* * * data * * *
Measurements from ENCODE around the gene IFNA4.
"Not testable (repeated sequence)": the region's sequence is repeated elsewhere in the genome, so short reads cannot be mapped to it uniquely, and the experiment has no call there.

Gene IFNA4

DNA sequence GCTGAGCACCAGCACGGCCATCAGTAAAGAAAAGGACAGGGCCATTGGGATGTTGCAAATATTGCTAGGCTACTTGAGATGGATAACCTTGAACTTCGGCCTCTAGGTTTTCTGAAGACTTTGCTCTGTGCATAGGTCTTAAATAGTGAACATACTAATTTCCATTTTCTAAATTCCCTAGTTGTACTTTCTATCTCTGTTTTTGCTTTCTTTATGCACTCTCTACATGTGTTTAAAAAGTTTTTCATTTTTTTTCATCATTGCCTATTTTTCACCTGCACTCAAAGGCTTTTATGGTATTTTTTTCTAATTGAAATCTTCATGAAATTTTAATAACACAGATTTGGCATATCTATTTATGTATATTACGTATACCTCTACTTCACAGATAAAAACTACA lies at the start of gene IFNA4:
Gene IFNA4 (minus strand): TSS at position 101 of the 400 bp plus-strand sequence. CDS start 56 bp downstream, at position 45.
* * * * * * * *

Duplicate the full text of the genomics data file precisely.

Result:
Measurements from ENCODE around the gene IFNA4.
"Not testable (repeated sequence)": the region's sequence is repeated elsewhere in the genome, so short reads cannot be mapped to it uniquely, and the experiment has no call there.

Gene IFNA4

DNA sequence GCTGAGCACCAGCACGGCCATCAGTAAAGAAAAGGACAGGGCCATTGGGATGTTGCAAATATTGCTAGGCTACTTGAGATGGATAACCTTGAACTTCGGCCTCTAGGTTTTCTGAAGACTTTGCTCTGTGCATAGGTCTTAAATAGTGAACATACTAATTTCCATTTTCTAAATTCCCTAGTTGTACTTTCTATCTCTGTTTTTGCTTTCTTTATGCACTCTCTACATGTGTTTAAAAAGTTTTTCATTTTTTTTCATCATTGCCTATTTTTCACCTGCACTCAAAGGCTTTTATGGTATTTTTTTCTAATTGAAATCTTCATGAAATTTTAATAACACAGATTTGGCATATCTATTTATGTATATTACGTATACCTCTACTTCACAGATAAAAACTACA lies at the start of gene IFNA4:
Gene IFNA4 (minus strand): TSS at position 101 of the 400 bp plus-strand sequence. CDS start 56 bp downstream, at position 45.